[0036] Furthermore, by providing the data transfer of the read exclusive transaction from the initiating agent, latency caused by competing with other agents for memory bandwidth in the memory controller 16 (and memory 26) and/or in the L2 cache 14 may be alleviated. In embodiments in which data transfers can be performed out of order with respect to address transfers, the agent 40 may attempt to start the data phase of the read exclusive transaction rapidly, thus reducing the overall latency of the transaction. Furthermore, embodiments which do not actually perform the data transfer may further eliminate the latency of competing for the data bus 34 (and may update the shared cache block with the write data at the completion of the response phase). Viewed in another way, the bandwidth on the data bus 34 may be reduced by the lack of a data phase for the read exclusive transaction performed in response to a write hit to a shared cache block. However, debugging of the system 10 may be easier if the data transfer is performed (thus allowing address phases and data phases to be matched up). Furthermore, performing the data transfer (having a data phase) may reduce the likelihood of unusual bugs occurring due to an agent expecting a data transfer for a read exclusive transaction.

[0037] The operation of the embodiment of the agent 40 illustrated in FIG. 2 will now be described in more detail. Generally, agent circuitry (not shown) may generate addresses of memory locations to be accessed (read or written). For example, a processor agent such as processors 12A-12B shown in FIG. 1 may include circuitry to execute load and store instructions. Load instructions cause reads of memory, and store instructions cause writes to memory. The writes may be carried out via a read transaction (e.g. a read exclusive transaction) and a write to the cache block in cache. Other agents may generate reads and writes due to the operation of their circuitry as well. For example, an agent performing graphics operations may read or write graphics data in memory. The I/O bridges 20A-20B may include caches and the read/write operations may be generated by I/O interfaces/devices coupled thereto.

[0038] The address of the memory location is provided by the agent circuitry as an input to the data cache 42 (and the request buffers 46). Additionally, the read/write nature of the access is provided on a R/W line and other control information (e.g. the size of the access, etc.) may be provided on the DCtl lines by the agent circuitry to the data cache control circuit 44. The data cache 42 accesses the cache storage locations indicated by the address (e.g. one storage location indexed by a portion of the address in a direct mapped configuration, N storage locations indexed by the portion of the address for an N way set associative configuration, or all storage locations for a fully associative configuration) and determines whether or not the address hits in the data cache 42. The data cache 42 provides the coherency state of the cache block to the data cache control circuit 44.

[0039] Depending on the type of access and the coherency state, the data cache control circuit 44 may generate a request for a transaction on the bus 24 (allocating a request buffer in the request buffers 46 to store the request until selected by the bus control circuit 50 for transfer on the bus 24) and/or cause the data cache 42 to supply data for the access or capture the data into the affected cache block. For example, for read accesses which hit in the data cache 42, the data cache control circuit 44 may signal the data cache 42 to forward the data to the agent circuitry. For a read miss or a write miss, a cache block may be evicted (and may be stored in the write buffers 48 for writing back to the memory 26 if the cache block has been modified in the data cache 42) and a request for a read or read exclusive transaction may be queued in the request buffers 46. For a write hit shared, a request for the read exclusive transaction may be queued and, in one embodiment, the shared block may be evicted from the data cache 42 into the write buffers 48. For a write hit exclusive or modified, the data provided by the agent circuitry may be captured into the affected cache block.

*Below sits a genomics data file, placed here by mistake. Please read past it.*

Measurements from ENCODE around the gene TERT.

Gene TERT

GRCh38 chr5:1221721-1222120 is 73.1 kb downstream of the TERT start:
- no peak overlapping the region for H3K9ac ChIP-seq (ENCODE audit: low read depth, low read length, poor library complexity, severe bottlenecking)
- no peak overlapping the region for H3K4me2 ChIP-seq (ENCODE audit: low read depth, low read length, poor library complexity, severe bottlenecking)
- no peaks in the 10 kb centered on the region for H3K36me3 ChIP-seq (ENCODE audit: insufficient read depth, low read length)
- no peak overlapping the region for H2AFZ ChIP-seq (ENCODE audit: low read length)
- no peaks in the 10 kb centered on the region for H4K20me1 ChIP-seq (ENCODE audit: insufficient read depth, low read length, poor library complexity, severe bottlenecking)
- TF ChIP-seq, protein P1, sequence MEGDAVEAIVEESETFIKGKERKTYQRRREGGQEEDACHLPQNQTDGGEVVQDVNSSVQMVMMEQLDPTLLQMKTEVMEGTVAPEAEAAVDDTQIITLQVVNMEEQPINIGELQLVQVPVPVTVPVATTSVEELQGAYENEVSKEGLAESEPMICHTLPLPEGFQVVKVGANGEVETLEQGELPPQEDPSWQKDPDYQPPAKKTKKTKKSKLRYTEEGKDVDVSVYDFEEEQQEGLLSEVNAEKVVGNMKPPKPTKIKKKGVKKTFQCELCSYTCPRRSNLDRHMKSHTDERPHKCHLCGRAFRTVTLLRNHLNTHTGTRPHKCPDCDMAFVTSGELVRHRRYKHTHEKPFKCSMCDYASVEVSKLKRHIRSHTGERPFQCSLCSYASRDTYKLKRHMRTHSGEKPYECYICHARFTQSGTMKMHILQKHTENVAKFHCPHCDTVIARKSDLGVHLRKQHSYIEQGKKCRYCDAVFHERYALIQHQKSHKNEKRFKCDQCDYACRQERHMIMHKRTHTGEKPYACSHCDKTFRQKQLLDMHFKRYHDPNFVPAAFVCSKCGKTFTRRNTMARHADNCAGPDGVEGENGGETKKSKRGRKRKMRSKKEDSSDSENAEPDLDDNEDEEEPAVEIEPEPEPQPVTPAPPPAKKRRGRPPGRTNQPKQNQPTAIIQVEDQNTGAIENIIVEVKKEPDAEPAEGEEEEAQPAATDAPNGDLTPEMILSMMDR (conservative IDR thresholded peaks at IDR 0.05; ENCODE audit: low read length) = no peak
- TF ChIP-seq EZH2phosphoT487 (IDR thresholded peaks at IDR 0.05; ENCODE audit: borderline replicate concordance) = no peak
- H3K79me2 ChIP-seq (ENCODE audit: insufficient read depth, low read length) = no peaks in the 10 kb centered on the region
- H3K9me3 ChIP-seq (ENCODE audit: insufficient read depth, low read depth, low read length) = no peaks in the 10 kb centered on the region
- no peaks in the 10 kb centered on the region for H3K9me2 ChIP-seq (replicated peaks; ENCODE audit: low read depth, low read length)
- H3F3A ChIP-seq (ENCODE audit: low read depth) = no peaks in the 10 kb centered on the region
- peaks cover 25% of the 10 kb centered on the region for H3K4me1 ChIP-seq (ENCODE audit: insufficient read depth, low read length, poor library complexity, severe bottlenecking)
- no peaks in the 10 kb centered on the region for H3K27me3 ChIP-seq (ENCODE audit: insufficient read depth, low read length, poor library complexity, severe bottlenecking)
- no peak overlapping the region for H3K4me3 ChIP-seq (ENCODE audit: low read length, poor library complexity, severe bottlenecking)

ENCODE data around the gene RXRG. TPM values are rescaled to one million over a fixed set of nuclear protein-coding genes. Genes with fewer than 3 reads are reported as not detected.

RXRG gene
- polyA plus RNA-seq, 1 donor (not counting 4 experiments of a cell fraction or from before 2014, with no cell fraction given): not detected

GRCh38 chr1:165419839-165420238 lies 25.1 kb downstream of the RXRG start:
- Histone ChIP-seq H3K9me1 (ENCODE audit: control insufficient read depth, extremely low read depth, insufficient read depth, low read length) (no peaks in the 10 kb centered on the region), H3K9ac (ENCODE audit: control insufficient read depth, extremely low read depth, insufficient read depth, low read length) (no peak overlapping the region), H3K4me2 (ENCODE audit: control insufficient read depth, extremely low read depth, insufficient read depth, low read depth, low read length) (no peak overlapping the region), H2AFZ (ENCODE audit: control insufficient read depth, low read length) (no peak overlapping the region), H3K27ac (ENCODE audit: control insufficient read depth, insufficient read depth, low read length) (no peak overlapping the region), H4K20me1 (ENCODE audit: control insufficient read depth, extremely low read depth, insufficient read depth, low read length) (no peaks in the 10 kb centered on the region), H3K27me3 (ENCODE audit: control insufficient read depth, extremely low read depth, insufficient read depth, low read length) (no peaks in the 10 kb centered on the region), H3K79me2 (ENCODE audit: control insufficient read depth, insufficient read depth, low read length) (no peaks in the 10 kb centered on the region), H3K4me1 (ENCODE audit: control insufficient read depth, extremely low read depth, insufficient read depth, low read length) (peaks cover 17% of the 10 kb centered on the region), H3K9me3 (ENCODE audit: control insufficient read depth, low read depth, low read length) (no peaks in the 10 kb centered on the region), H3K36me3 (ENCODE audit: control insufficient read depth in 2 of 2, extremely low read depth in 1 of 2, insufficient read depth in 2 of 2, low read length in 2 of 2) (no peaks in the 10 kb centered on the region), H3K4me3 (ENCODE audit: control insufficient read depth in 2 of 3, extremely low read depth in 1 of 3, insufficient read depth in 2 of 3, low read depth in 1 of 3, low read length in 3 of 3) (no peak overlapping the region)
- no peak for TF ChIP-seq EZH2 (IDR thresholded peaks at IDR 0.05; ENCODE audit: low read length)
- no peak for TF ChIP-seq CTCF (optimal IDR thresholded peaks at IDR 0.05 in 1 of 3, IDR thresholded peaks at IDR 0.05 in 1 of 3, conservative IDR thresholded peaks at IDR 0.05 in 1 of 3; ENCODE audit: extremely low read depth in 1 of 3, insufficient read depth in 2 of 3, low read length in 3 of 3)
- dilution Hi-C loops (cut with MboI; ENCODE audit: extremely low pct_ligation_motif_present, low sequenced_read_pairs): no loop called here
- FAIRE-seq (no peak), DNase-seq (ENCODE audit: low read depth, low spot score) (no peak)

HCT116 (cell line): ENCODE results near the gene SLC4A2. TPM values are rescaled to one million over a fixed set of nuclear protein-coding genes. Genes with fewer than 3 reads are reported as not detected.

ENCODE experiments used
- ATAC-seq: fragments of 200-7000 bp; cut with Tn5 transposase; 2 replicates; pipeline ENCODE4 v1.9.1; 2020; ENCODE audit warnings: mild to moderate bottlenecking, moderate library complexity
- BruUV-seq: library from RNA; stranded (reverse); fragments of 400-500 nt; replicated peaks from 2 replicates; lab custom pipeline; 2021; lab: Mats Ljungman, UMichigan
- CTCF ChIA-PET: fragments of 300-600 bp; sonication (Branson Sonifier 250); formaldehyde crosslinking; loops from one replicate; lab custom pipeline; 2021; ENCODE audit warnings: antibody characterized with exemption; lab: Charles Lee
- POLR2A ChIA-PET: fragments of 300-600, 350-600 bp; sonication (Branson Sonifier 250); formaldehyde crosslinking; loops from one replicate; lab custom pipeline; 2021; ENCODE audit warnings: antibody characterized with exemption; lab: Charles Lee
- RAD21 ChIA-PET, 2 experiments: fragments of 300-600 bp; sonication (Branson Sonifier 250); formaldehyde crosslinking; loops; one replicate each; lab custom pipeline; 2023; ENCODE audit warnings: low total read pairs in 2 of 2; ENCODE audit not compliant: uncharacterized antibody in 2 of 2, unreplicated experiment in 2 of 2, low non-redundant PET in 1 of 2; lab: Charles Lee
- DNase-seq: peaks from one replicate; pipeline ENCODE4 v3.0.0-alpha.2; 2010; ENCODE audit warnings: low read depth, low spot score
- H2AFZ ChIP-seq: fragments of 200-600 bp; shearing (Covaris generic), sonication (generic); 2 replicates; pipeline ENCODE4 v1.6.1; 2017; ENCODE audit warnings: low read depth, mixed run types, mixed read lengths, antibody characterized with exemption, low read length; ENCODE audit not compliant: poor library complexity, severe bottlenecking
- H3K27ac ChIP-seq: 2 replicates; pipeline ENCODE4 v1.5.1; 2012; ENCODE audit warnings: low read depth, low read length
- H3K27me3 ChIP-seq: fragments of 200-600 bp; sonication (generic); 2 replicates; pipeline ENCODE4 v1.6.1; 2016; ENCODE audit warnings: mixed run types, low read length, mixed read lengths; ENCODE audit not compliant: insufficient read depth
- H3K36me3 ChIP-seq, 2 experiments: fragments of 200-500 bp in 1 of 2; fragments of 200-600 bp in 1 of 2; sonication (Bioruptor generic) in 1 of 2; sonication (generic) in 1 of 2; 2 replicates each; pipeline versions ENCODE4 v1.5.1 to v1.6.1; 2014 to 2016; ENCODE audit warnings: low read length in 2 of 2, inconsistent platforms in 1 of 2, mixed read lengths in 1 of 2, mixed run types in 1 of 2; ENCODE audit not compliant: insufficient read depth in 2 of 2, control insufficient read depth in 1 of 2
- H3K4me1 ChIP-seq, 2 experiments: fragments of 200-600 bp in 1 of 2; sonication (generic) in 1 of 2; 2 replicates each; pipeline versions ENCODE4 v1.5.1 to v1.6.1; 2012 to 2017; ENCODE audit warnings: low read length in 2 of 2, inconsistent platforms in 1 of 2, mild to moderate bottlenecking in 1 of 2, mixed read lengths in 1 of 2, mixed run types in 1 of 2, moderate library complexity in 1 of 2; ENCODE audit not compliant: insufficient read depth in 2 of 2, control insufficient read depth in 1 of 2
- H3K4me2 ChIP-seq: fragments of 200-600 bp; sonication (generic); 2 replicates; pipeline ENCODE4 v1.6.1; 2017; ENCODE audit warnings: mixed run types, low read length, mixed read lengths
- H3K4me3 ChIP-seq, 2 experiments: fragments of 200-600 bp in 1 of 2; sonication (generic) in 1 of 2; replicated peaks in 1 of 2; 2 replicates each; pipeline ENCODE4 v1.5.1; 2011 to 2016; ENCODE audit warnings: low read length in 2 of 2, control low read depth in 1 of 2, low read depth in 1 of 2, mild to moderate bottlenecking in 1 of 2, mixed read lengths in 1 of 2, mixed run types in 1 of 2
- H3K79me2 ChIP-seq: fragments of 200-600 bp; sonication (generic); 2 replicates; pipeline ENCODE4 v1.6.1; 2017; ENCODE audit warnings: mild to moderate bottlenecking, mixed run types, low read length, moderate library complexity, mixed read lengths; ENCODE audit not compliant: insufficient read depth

[0040] The data output of the data cache 42 is shown coupled to the write buffers 48 and is also shown forwarding out to the agent circuitry. The data output may be the entire cache block, in which case there may be byte selection circuitry between the agent circuitry and the data cache 42 to select the byte or bytes requested by the access. Alternatively, the data output may be less than a cache block (e.g. an aligned set of four bytes, eight bytes, etc.), in which case multiple reads may be performed when a cache block is evicted from the data cache 42 into the write buffers 48.

[0041] If a transaction is to be requested in response to a cache access, the data cache control circuit 44 may allocate one of the request buffers 46 for the request using the allocate control signal or signals illustrated in FIG. 1. Additionally, the data cache control circuit 44 may provide a request type (ReqType) indicating the type of transaction to be performed. The ReqType may include an indication, for the read exclusive transaction, of whether or not a write hit to a shared cache block caused the request for the read exclusive transaction. The indication may be used by the bus control circuit 50 to determine whether or not a response indicating that the agent 40 will supply the data is to be provided in the response phase of the read exclusive transaction. It is noted that, in such an embodiment, circuitry may be included to snoop the request buffers 46. If an invalidate transaction occurs which invalidates the shared cache block corresponding to a read exclusive transaction, the indication in the ReqType may be changed by such circuitry.